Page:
The effects of diazepam on the development of explanted stage 4 chick embryos were investigated. Diazepam, at 10–120 μg/ml, preferentially inhibited closure of the neural tube. This effect was reversible. Concentrations of 150–200 μg/ml inhibited not only neural tube closure but also blastodermal expansion, somite formation, and heart development in 52% of the embryos. Concentrations above 200 μg/ml were highly embryotoxic. Electron microscopy of affected neuroepithelial cells revealed that (1) apical surfaces were much smoother than usual and (2) apical filament bundles, which are generally thought to provide motive forces for uplifting of neural folds, were not well organized and often lacked alternating dark and light areas along their length. These findings and the fact that changes in cell surface topography reflect the contractile activities of underlying filament bundles suggest that the observed “smoothing” effect on apical cell surfaces and neural tube closure defects are due, at least in part, to the impaired ability of these filament bundles to contract.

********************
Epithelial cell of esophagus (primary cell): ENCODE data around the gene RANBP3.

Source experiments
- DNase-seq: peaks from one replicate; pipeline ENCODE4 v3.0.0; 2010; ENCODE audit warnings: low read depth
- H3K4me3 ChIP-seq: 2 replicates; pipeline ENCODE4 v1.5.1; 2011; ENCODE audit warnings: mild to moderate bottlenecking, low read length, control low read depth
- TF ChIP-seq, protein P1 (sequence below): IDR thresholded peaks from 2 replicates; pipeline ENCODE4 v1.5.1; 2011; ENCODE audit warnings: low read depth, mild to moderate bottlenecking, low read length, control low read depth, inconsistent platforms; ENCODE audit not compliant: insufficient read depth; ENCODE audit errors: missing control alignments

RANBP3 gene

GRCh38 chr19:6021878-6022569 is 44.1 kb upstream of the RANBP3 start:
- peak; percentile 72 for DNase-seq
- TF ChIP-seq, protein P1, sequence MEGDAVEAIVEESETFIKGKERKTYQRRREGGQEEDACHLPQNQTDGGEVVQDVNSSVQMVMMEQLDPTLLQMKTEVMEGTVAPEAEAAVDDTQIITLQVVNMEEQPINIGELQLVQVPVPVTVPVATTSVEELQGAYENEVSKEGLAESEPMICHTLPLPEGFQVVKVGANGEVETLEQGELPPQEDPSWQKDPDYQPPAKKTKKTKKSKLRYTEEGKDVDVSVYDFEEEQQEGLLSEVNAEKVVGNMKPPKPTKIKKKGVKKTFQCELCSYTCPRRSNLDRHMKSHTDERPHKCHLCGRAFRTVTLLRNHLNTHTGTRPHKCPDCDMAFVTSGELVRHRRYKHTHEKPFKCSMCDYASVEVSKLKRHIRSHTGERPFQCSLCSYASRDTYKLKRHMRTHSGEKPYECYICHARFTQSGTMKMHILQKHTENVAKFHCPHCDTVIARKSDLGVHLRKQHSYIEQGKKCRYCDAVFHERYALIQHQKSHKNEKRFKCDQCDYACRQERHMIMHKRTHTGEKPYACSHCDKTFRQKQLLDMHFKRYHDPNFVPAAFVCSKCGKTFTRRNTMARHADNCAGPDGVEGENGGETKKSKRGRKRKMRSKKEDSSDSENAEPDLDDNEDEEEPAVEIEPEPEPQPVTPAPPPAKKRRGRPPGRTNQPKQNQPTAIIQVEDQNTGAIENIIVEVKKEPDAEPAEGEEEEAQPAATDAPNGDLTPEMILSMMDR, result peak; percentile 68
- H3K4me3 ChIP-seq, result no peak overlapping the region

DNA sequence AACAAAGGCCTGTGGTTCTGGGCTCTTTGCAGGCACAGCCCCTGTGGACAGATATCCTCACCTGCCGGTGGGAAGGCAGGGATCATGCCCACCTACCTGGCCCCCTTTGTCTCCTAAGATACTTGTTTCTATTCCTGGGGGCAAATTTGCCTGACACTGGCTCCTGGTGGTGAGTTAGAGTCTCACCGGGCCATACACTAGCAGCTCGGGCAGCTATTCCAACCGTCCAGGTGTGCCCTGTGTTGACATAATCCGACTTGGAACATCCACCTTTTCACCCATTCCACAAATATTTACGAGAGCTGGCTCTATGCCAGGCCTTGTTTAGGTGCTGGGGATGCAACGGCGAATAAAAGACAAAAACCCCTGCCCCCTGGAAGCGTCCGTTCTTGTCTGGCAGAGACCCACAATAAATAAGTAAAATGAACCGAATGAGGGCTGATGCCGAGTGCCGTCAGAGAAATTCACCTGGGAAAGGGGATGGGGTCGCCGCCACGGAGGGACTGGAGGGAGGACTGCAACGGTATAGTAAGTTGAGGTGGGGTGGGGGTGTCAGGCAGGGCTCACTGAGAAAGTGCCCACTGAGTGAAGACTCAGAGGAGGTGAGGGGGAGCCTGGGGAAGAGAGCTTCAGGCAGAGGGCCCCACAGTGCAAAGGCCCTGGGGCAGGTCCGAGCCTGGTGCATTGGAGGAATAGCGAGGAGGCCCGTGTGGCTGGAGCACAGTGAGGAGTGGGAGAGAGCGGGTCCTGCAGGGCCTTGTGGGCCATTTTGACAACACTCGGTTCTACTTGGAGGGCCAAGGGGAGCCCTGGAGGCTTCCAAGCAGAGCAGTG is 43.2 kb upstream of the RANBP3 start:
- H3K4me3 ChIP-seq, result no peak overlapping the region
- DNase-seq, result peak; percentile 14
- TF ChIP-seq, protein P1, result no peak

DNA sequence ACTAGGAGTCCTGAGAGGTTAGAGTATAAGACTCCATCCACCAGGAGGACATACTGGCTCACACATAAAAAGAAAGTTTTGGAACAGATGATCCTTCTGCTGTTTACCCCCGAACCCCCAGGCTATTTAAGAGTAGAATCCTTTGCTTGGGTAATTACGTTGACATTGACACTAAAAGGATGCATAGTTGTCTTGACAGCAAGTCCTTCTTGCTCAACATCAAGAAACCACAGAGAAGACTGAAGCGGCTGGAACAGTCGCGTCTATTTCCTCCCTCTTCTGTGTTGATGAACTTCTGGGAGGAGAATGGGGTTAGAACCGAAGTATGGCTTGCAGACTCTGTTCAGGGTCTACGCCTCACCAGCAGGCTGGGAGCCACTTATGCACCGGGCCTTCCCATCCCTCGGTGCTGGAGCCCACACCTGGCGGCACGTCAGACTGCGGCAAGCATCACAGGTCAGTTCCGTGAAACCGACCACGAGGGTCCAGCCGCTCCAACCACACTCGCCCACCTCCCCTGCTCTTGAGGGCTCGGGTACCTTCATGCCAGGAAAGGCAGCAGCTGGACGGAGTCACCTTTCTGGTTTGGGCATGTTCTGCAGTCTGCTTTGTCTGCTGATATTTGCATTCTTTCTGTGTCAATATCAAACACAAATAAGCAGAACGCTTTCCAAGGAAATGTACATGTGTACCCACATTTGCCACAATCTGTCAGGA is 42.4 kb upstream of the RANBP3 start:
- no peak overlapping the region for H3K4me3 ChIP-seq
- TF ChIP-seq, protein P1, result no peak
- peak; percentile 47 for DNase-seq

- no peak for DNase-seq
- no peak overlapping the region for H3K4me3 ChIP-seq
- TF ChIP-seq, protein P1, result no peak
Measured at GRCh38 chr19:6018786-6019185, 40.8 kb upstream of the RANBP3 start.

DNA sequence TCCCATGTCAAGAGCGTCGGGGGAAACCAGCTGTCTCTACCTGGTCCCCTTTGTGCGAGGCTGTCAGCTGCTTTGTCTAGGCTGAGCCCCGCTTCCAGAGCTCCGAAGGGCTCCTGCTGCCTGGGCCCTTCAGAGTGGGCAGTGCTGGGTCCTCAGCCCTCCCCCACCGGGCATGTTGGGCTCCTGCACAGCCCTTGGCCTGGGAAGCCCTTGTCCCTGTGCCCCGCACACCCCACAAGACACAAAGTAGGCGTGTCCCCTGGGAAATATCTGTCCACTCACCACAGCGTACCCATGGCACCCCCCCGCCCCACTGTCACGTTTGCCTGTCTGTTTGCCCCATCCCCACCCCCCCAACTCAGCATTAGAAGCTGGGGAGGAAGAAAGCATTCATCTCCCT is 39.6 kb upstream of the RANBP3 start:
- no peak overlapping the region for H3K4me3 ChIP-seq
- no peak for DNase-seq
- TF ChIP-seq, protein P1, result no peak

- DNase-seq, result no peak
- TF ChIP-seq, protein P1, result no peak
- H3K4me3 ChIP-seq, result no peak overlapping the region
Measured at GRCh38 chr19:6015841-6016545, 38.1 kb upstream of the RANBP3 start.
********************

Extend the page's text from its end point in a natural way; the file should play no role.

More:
All Science Journal Classification (ASJC) codes
- Developmental Biology
- Health, Toxicology and Mutagenesis